Brussels sprouts are available most of the year, but they thrive in cold, damp weather and are best in the late fall and early spring. Brussels sprouts from California - the biggest producer - are available from October through March. High-quality sprouts are also grown on Long Island and in upper New York State; these are most likely to be on the market in the fall.
Look for fresh green sprouts that are free of wilt, yellowing, or spots. Buy them on the stalk when you can.
Cut Brussels sprouts will last up to a week in the refrigerator, even longer if they're still on the stem.
To cook, rinse the sprouts and remove any wilted or yellow leaves. Score the stem ends with a knife. Bring a large pot of salted water to a boil over high heat, then add the sprouts and cook just until tender - about seven to ten minutes. To steam, place in a steamer basket over, but not touching boiling water, cover, and steam just until the sprouts are tender but still firm - al dente, as the Italians say - which will take about ten to fifteen minutes. Do not overcook! You should be able to pierce each sprout easily with a cooking fork. The very tiny sprouts are very sweet and good raw. Try adding them to a platter of crudites or to a green salad - they're delicious.
Known as the "queen of garden vegetables", cauliflower is actually a densely packed head of tiny, unopened flower buds that form clusters called florets. Straight off the farm, cauliflower is enclosed by large, green, edible leaves. In the field these are bundled up around the head to keep it white. Left exposed to the sun, the head turns yellow. When you see cauliflower with the leaves on, it's been grown locally. Cello-pack cauliflower, usually shipped in from California, is what you see in the store 90 percent of the time.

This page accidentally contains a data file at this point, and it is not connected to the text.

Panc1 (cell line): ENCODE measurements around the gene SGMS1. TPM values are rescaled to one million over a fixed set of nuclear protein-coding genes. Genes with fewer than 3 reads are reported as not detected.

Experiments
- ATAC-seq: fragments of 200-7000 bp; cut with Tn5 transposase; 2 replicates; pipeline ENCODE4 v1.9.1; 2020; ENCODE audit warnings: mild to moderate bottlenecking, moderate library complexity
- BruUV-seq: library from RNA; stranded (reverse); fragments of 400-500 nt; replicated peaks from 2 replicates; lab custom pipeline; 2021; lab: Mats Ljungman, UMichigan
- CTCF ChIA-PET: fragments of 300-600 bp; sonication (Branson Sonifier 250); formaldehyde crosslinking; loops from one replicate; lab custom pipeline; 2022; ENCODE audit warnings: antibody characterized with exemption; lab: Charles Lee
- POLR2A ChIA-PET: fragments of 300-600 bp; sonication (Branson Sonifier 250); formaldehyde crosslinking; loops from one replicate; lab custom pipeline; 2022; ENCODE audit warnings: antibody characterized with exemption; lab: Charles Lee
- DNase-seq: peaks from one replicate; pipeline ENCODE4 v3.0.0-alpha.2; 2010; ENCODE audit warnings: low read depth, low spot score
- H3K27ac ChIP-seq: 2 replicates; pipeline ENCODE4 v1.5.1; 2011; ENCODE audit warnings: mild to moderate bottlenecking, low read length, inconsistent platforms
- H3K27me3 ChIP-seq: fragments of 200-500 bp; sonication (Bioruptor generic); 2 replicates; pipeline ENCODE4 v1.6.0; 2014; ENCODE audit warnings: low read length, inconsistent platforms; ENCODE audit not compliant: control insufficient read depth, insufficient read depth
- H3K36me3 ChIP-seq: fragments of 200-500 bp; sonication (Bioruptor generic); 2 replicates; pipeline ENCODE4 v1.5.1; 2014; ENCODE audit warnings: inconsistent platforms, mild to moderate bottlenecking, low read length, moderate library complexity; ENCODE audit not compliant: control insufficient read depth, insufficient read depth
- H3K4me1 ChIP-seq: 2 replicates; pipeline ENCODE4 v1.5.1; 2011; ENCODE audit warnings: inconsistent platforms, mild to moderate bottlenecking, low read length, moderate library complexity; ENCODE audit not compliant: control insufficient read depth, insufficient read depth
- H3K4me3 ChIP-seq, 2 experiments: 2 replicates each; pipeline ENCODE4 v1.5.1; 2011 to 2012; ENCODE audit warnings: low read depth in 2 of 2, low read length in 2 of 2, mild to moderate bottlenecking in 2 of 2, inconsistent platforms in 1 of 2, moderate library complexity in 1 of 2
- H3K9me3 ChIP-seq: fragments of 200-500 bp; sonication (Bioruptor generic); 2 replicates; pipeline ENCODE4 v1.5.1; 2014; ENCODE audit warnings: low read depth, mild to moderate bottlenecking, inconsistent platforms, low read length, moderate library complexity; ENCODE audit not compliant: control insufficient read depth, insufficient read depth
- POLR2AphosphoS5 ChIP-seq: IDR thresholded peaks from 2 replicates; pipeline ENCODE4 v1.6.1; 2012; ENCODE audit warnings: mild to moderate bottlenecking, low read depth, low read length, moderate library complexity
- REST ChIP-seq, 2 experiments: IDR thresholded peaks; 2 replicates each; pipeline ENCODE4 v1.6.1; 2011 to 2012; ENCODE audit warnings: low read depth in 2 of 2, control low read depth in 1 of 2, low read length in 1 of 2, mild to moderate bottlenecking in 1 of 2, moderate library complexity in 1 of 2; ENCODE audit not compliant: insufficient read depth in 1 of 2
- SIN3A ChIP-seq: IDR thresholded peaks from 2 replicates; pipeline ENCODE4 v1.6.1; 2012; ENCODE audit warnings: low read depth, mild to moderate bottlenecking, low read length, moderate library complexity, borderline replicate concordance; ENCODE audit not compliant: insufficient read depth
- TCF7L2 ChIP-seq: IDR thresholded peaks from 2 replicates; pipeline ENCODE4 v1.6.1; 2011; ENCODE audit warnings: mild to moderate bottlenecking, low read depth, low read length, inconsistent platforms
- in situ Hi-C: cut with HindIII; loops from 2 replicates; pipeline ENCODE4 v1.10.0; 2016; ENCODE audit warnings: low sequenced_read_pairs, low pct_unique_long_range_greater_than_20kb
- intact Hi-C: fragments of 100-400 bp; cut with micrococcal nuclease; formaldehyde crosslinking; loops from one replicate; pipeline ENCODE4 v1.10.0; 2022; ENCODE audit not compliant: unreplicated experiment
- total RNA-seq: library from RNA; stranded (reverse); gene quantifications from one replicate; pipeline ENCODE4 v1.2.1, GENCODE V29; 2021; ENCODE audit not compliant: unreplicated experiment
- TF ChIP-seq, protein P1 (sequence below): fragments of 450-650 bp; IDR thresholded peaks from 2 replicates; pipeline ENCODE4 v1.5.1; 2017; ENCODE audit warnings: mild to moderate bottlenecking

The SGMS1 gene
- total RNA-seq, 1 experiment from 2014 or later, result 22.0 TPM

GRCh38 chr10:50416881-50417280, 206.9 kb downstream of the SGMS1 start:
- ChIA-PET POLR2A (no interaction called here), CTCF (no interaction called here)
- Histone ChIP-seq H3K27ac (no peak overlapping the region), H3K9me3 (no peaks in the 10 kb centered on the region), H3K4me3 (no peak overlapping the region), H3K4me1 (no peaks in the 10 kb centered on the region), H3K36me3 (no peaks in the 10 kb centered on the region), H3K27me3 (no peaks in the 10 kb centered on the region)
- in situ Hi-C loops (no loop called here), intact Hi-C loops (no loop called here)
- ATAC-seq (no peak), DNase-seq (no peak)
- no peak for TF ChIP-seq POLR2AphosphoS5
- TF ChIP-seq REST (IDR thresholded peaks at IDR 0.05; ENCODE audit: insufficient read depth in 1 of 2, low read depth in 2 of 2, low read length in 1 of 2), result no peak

Look for a good-sized cauliflower that is hard and heavy, with a touch of dew on the head. The florets should be compact and tightly packed. If florets have started to spread apart and the head looks very light and granular, that's called ricing, and it indicates changes in growing conditions. Ricing doesn't mean the cauliflower is spoiled, but it won't have quite the flavor or crispness of a firm, compact head. Riced cauliflower is a little softer and should be cooked for a shorter period.
Cauliflower must be refrigerated. Wrap it in plastic and store in the crisper drawer of your refrigerator, where it will keep for several days.
Cook whole heads in just an inch or two of water until fork-tender - no more than ten minutes. Broken into individual florets, cauliflower takes a little less time to cook. Cauliflower can be eaten raw, steamed or braised, or breaded and fried. It can be curried, served in a cream or cheese sauce, or sliced into vegetable salads, and it makes a terrific pickle